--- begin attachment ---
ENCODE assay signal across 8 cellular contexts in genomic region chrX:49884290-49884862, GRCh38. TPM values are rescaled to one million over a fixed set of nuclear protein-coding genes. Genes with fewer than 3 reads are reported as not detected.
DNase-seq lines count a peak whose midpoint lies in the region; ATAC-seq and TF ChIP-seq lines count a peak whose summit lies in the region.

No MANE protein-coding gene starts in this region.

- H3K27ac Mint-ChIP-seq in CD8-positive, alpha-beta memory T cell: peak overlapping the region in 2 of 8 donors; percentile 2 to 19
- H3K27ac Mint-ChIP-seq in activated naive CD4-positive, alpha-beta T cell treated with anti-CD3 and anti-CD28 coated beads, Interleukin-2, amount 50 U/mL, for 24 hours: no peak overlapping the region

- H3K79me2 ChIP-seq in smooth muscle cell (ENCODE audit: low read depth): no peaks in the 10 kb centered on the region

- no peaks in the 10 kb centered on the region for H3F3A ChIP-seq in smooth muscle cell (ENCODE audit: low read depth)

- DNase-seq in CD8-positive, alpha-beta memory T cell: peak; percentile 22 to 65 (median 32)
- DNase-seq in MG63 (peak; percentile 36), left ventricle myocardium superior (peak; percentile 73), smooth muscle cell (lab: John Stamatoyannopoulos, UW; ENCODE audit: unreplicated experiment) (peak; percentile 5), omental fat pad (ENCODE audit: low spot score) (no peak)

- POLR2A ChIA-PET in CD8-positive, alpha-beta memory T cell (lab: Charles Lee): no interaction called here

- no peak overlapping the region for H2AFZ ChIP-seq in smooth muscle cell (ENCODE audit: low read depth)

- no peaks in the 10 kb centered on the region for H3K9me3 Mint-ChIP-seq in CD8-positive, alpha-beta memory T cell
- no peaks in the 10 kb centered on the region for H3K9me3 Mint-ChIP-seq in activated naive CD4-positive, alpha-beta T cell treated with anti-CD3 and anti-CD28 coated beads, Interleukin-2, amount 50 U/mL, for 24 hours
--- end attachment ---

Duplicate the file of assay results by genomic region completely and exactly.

ENCODE assay signal across 8 cellular contexts in genomic region chrX:49884290-49884862, GRCh38. TPM values are rescaled to one million over a fixed set of nuclear protein-coding genes. Genes with fewer than 3 reads are reported as not detected.
DNase-seq lines count a peak whose midpoint lies in the region; ATAC-seq and TF ChIP-seq lines count a peak whose summit lies in the region.

No MANE protein-coding gene starts in this region.

- H3K27ac Mint-ChIP-seq in CD8-positive, alpha-beta memory T cell: peak overlapping the region in 2 of 8 donors; percentile 2 to 19
- H3K27ac Mint-ChIP-seq in activated naive CD4-positive, alpha-beta T cell treated with anti-CD3 and anti-CD28 coated beads, Interleukin-2, amount 50 U/mL, for 24 hours: no peak overlapping the region

- H3K79me2 ChIP-seq in smooth muscle cell (ENCODE audit: low read depth): no peaks in the 10 kb centered on the region

- no peaks in the 10 kb centered on the region for H3F3A ChIP-seq in smooth muscle cell (ENCODE audit: low read depth)

- DNase-seq in CD8-positive, alpha-beta memory T cell: peak; percentile 22 to 65 (median 32)
- DNase-seq in MG63 (peak; percentile 36), left ventricle myocardium superior (peak; percentile 73), smooth muscle cell (lab: John Stamatoyannopoulos, UW; ENCODE audit: unreplicated experiment) (peak; percentile 5), omental fat pad (ENCODE audit: low spot score) (no peak)

- POLR2A ChIA-PET in CD8-positive, alpha-beta memory T cell (lab: Charles Lee): no interaction called here

- no peak overlapping the region for H2AFZ ChIP-seq in smooth muscle cell (ENCODE audit: low read depth)

- no peaks in the 10 kb centered on the region for H3K9me3 Mint-ChIP-seq in CD8-positive, alpha-beta memory T cell
- no peaks in the 10 kb centered on the region for H3K9me3 Mint-ChIP-seq in activated naive CD4-positive, alpha-beta T cell treated with anti-CD3 and anti-CD28 coated beads, Interleukin-2, amount 50 U/mL, for 24 hours